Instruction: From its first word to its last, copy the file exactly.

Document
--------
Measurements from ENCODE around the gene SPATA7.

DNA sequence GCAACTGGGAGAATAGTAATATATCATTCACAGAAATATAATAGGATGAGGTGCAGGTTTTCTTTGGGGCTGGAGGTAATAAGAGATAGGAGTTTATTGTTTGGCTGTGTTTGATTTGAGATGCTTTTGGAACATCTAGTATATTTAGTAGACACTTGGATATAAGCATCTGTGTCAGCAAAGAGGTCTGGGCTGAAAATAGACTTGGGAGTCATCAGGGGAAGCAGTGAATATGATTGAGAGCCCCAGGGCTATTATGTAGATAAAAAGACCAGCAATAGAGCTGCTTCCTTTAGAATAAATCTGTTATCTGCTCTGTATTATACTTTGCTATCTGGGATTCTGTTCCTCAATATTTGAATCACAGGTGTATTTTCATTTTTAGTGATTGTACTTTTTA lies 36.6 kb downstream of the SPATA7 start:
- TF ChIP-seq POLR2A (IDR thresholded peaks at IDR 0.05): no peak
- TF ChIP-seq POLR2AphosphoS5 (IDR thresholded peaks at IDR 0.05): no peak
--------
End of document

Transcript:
Measurements from ENCODE around the gene SPATA7.

DNA sequence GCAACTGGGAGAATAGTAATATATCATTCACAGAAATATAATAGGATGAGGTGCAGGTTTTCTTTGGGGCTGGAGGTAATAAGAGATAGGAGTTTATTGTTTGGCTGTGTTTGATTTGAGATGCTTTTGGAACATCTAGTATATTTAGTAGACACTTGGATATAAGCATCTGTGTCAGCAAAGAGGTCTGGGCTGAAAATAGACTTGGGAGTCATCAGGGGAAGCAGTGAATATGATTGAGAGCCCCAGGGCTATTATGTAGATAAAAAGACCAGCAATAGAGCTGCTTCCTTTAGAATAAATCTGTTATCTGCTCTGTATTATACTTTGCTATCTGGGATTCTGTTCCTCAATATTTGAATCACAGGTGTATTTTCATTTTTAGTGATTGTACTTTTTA lies 36.6 kb downstream of the SPATA7 start:
- TF ChIP-seq POLR2A (IDR thresholded peaks at IDR 0.05): no peak
- TF ChIP-seq POLR2AphosphoS5 (IDR thresholded peaks at IDR 0.05): no peak